Otitis Media with Effusion In Children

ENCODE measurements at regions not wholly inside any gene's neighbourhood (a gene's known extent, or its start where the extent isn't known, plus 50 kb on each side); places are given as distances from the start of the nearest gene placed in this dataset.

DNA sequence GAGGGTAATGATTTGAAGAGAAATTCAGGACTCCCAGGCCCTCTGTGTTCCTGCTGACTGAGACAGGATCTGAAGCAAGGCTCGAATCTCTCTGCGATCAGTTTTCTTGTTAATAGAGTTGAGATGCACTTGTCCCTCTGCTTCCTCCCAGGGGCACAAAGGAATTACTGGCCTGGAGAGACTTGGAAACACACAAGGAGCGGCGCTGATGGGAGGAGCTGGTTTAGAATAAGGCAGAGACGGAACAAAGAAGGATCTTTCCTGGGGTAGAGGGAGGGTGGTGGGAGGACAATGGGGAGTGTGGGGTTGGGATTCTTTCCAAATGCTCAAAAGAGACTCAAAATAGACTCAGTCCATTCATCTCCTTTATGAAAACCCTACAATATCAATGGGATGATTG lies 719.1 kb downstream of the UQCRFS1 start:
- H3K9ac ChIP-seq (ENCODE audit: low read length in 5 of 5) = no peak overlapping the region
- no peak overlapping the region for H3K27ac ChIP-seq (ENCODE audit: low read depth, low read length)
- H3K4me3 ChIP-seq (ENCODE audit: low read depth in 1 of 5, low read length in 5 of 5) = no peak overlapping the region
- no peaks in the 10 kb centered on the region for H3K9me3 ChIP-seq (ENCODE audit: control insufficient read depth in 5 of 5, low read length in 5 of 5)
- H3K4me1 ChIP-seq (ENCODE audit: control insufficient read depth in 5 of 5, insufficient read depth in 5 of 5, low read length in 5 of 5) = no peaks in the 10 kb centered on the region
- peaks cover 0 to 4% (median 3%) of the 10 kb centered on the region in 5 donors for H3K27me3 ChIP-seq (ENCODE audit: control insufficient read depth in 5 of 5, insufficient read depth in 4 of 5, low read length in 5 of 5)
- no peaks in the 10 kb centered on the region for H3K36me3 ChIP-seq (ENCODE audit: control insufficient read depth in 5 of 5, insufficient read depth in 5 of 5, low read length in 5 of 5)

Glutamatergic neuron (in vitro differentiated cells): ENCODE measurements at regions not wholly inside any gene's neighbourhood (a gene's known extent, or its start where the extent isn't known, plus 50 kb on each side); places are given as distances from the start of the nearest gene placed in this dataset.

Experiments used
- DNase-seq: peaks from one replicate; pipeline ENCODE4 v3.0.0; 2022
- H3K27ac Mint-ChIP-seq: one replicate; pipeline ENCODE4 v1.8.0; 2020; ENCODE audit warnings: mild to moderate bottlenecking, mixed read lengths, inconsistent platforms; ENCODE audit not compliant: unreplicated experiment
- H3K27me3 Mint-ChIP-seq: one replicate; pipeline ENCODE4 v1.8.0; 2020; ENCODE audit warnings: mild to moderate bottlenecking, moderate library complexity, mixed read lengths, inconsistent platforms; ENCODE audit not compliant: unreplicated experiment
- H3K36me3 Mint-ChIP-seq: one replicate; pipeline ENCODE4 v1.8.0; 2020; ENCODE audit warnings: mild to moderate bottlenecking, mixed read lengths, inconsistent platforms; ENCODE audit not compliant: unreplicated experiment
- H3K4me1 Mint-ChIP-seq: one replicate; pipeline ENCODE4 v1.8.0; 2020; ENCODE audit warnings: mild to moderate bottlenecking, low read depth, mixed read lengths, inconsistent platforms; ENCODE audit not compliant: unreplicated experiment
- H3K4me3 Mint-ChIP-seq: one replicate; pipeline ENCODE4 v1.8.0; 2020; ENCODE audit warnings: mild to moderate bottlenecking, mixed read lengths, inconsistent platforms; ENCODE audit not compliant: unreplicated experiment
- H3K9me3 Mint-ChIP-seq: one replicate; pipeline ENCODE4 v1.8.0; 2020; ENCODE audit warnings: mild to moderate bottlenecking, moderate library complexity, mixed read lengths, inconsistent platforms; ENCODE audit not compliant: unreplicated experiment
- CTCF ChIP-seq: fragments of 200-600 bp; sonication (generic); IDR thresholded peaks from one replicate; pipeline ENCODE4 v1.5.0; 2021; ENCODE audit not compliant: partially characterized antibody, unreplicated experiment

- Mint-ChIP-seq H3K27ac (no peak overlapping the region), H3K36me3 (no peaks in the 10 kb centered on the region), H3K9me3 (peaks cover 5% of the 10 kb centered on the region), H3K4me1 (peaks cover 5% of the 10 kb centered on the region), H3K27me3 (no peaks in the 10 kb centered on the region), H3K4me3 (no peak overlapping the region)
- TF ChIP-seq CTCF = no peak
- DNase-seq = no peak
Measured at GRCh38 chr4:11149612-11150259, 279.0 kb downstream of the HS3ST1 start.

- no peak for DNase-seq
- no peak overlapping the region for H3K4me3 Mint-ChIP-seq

Winter has always been the flu’s favourite season, and this year’s no difference. Many young patients visit my clinic with yellow mucus dangling from their nostrils, some with coughing, and some with fevers; but most recovers fast after treatment. However, the few with “otitis media with effusion (OME)” (water clogged in the middle ear region) would require a little more care and patient. Usually after hearing that their children have otitis media with effusion, the first reaction of many parents is to blame themselves for letting the water enter their child’s ear during shower. However, this is rarely the case, as I often explained: “With the presence of ear drum, the water from showering doesn’t enter the middle ear region. What connects the middle ear to the outside is the Eustachian/auditory tube; it connects the middle ear to the back of our nose. Because the angle of the Eustachian tube in children is relatively more flat or horizontal, it’s therefore easier for virus to enter the middle ear through upper respiratory channel, and give children a higher chance to have Otitis Media (middle ear inflammation) or Otitis Media with Effusion.” The threat of Otitis Media with Effusion is mainly the blockage of the transmitting of sound, and causes a minor hearing disorder; basically reduces one’s ability to hear well. In daily life, parents may sometimes wonder: “How come my child only replies after I raise my volume? Why does he turn the TV so loud? Why is the teacher telling me my child has been less concentrated in class recently? Why is my child falling behind on school work recently?” Many parents overlooked this “minor” hearing problem. To experience what it feels like to have Otitis Media with Effusion, simply block your ears with your fingers and try to have a conversation with someone else. Most young patients with “Otitis Media with Effusion” can be cured after 1 to 2 weeks of medicine treatment. In the case of the few that don’t recover or have relapse right after the cure, then further examination may need to be carried. The adenoid body behind their nose should be checked to see if it has enlarged and blocked the opening of Eustachian tube. Or if it’s sinusitis and other chronic nasal disease that caused the Eustachian tube to be inflamed. If the adenoid is enlarged (adenoidalhypertrophy), then I would recommend a surgery to have it removed. Most parents get worried after hearing about surgery, but I usually explain that: “While adenoid is part of the immune system, its function gets replaced gradually by the others after the child is 3 years old, so the removal of adenoid would not reduce the child’s immune system. If the Otitis Media with Effusion is caused by chronic nasal/sinus disease, then our target should be the nose. Because young children’s nose still at a developing stage, surgery is not recommended. I usually use pulsatile nasal irrigator to rinse the children’s nasal cavity and sinus, alongside with traditional medication. Once the nose is solved, Otitis Media with Effusion will then cure itself gradually. About 70% of children before the age of 3 have had some degree of Otitis Media with Effusion, so next time when you wonder why your child isn’t responding to your right away or is concentrating less in class, go check to see if OME has blocked your child’s ears.